BELLOTTO, Bernardo
(b. 1720, Venezia, d. 1780, Warszawa)

View of Dresden from the Right Bank of the Elbe with the Augustus Bridge

Oil on canvas, 133 x 237 cm
Gemäldegalerie, Dresden

Bellotto painted his first large view of Dresden in 1747, and complemented it a year later with a pendant. Replicas of the two pictures, painted in a smaller format but from his own hand, came also to the Gemäldegalerie in 1778.

The panorama of the city, shown in this picture, was to become the classic view of Dresden, seen approximately from the level of the Japanische Palais: the right-hand side of the painting is dominated by the Catholic Hofkirche, shining in its light shades and intensified by its reflection in the river. Although the tower had not yet been finished, Bellotto faked it after inspecting the architect's plans. Behind the Hofkirche we see parts of the royal residence, including the lofty Hausmannsturm, which seems to rest on the roof of the Hofkirche. The Augustusbrücke as designed by Matthias Daniel Poppelmann sweeps across the Elbe, and acts as it were as the plinth for the buildings that form the Brühlsche Terrasse behind: the palace of Anton Egon von Fiirstenberg, who ruled Dresden whenever Augustus the Strong was away in Poland, followed by the Palais Brühl with its tall windows in the form of semicircular arches, and then the Brühlsche Bibliothek and the Gemäldegalerie of Count Brühl, Prime Minister to Augustus III. Rising up directly behind them is the majestic dome of the Protestant Frauenkirche, designed by George Bahr, newly built but already an integral part of Dresden's skyline.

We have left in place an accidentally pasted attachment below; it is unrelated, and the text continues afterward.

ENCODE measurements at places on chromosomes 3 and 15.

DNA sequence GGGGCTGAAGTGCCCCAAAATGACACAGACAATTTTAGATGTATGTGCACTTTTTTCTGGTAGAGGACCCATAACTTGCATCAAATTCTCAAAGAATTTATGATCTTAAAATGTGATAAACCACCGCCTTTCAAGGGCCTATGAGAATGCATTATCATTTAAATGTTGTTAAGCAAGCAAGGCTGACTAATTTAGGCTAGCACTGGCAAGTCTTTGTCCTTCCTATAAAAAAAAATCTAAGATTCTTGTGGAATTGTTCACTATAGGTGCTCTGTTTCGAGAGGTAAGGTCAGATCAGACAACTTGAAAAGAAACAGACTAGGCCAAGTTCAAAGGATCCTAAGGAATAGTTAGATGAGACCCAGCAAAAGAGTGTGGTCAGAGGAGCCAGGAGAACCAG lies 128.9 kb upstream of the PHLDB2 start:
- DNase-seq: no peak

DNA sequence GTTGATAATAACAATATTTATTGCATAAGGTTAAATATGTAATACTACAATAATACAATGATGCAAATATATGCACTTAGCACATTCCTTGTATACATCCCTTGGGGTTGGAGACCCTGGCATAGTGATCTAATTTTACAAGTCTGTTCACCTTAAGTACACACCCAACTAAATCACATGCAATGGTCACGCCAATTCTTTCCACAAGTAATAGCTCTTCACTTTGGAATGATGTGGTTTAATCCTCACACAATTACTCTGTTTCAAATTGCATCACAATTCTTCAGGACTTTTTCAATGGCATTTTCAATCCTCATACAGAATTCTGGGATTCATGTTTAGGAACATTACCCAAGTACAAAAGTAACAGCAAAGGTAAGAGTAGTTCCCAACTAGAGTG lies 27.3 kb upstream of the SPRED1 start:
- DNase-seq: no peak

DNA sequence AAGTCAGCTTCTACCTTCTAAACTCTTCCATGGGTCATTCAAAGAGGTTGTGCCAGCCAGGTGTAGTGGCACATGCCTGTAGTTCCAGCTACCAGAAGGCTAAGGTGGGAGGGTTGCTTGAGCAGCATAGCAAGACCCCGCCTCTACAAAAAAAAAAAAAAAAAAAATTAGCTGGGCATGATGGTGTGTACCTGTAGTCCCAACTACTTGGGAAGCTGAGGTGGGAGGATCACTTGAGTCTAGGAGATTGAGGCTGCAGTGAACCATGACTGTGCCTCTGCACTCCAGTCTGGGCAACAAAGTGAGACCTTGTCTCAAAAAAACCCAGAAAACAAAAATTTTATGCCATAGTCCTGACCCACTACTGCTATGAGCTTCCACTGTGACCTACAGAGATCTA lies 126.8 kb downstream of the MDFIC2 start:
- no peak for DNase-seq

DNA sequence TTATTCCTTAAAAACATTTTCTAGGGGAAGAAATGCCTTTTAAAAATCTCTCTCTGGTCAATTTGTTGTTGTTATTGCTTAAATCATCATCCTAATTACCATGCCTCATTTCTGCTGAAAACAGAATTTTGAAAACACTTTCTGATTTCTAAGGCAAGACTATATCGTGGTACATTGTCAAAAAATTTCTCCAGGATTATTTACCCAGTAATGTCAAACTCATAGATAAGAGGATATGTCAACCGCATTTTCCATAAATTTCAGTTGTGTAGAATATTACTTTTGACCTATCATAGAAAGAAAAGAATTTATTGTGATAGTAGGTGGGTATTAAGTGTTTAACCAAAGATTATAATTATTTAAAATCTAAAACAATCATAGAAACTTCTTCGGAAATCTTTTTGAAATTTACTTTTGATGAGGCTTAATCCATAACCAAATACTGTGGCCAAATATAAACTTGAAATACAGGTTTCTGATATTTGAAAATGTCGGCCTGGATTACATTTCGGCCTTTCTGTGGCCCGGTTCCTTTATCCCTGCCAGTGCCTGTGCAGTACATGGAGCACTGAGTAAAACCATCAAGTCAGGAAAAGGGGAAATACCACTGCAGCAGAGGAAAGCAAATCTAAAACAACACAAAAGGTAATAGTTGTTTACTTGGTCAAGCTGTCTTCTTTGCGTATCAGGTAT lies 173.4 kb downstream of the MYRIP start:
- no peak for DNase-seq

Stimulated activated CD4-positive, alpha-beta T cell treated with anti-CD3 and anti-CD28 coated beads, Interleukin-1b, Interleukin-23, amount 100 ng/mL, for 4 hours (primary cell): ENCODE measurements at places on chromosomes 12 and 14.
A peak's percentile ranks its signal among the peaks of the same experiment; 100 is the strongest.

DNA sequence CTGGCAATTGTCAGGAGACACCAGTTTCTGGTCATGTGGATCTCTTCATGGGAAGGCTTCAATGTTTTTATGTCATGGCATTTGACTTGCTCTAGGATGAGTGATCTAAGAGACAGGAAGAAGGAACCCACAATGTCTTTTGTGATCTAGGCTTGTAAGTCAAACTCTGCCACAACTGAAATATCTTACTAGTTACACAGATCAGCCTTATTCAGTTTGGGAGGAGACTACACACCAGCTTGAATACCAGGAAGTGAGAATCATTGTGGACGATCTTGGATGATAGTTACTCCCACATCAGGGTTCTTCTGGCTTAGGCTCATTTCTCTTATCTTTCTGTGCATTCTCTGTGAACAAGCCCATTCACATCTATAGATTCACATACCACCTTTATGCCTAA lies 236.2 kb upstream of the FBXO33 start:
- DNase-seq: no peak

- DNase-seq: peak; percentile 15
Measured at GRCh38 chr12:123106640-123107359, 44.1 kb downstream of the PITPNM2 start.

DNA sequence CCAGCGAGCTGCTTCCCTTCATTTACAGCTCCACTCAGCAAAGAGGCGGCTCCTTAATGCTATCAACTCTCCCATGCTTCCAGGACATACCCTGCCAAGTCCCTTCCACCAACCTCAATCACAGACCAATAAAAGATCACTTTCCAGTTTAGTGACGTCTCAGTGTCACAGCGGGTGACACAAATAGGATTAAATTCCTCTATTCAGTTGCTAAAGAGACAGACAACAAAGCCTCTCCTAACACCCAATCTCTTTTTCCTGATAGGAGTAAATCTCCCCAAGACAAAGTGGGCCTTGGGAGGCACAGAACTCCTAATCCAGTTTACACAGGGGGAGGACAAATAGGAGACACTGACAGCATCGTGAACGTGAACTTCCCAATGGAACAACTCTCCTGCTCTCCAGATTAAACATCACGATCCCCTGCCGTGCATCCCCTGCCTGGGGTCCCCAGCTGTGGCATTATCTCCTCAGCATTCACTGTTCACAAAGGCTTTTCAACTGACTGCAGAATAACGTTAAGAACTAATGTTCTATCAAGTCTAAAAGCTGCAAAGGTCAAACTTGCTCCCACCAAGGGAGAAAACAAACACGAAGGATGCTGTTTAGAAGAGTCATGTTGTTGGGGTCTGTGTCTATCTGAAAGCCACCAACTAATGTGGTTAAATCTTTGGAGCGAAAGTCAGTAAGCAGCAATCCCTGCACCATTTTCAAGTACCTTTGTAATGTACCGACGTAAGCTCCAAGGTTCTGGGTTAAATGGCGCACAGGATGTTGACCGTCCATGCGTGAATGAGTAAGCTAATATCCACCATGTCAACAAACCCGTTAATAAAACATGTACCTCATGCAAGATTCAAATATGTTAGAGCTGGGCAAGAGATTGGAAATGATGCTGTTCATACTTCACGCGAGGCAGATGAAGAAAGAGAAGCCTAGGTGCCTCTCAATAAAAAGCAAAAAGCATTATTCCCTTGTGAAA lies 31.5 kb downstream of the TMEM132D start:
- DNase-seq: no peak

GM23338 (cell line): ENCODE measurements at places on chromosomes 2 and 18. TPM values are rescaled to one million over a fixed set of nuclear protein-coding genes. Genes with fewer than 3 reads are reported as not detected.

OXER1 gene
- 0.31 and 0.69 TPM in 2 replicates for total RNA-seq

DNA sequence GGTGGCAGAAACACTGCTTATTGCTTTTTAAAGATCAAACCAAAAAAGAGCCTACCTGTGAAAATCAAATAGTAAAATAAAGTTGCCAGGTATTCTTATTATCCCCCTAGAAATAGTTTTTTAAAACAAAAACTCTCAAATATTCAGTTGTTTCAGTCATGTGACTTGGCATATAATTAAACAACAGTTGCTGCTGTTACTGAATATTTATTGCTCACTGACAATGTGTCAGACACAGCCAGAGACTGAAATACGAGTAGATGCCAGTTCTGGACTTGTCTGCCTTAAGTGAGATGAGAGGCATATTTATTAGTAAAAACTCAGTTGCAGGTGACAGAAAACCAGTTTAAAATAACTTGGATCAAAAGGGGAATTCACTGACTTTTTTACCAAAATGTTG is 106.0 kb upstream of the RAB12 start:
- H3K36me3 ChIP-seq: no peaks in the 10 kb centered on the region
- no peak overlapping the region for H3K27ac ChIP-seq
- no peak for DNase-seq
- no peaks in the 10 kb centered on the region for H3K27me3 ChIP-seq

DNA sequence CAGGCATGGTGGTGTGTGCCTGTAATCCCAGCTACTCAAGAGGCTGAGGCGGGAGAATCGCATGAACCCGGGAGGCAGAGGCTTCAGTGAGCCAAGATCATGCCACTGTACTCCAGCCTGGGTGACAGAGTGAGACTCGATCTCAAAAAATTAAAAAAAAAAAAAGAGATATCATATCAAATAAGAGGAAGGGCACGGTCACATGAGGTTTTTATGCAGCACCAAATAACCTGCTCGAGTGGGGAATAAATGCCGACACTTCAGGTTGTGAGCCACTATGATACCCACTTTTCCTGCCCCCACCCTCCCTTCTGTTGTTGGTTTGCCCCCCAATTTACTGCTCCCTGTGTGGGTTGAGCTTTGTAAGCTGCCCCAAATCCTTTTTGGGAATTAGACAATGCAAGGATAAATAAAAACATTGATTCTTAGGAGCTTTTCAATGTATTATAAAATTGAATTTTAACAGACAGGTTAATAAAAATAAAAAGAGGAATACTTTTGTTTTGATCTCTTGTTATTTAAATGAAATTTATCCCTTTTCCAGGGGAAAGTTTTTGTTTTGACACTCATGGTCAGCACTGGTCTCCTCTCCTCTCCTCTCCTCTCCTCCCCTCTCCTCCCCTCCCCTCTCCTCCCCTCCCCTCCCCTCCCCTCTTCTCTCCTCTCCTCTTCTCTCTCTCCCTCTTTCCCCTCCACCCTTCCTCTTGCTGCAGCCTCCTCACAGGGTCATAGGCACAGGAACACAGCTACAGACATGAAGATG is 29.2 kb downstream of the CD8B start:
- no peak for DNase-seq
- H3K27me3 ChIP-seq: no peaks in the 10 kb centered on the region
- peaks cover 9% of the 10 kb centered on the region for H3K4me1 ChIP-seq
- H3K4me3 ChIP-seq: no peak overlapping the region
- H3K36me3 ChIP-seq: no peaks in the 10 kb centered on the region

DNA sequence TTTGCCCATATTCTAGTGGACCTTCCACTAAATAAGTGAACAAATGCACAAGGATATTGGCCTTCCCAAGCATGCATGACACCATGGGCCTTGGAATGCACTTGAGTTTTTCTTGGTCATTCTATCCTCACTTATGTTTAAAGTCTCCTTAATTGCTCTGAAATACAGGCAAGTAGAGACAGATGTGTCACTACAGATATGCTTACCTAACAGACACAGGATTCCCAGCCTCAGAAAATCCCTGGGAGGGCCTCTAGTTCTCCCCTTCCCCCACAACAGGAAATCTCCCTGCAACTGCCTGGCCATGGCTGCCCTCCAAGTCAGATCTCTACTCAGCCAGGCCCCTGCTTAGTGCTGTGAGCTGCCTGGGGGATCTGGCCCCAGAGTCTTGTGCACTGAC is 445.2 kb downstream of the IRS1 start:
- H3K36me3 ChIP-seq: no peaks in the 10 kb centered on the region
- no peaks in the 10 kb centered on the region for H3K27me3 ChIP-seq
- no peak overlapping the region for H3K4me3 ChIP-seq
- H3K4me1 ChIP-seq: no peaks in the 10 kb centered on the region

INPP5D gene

The precision of Bellotto's vedute makes it easy to forget their carefully calculated compositions. The way the river forms a diagonal, or the bank in the foreground a wedge shape, or the building on the far left acts as a link between picture and frame: all accord with specific rules and conventions that developed from landscape painting. Bellotto adds a number of incidental figures, most strikingly an impoverished family at the front left who have settled outside a simple wooden hut.